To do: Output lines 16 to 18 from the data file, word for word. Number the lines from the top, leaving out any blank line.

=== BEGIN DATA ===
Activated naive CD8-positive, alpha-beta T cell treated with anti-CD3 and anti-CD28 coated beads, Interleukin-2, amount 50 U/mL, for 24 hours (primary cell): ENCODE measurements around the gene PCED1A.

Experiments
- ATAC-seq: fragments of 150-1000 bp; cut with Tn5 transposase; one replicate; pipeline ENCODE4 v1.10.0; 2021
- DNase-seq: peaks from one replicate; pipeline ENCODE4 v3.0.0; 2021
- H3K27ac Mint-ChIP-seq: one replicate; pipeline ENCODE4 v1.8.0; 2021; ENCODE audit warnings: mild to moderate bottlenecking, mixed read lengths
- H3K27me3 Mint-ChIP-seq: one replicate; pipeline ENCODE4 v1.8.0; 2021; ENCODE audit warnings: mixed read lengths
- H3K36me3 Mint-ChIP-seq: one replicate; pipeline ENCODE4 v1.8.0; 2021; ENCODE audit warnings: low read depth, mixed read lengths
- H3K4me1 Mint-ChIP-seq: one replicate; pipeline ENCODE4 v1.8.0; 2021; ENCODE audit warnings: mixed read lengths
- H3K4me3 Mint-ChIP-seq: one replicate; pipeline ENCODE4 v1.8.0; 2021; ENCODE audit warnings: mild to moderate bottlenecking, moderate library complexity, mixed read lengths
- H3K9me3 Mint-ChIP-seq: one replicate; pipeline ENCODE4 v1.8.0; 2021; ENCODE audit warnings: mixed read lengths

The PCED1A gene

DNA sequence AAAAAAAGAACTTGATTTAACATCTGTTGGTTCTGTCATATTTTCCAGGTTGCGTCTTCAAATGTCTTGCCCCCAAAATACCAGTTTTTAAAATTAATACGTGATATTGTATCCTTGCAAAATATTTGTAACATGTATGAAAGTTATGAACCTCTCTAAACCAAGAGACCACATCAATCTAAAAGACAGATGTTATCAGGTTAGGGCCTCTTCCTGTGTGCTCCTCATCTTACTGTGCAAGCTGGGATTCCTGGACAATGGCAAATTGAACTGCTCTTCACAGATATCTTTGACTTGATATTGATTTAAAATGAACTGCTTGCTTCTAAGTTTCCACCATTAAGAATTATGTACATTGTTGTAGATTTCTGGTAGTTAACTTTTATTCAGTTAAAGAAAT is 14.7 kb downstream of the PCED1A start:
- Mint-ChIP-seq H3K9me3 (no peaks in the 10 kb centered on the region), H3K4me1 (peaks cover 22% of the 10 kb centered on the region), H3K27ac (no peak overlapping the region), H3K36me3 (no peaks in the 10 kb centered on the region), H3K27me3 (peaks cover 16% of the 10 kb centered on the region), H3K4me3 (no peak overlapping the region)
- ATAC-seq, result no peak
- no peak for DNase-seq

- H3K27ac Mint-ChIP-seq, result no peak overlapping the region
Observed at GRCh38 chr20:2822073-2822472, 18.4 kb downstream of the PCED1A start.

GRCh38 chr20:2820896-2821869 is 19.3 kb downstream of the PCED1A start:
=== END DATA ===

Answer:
- H3K27ac Mint-ChIP-seq, result no peak overlapping the region
Observed at GRCh38 chr20:2822073-2822472, 18.4 kb downstream of the PCED1A start.

GRCh38 chr20:2820896-2821869 is 19.3 kb downstream of the PCED1A start: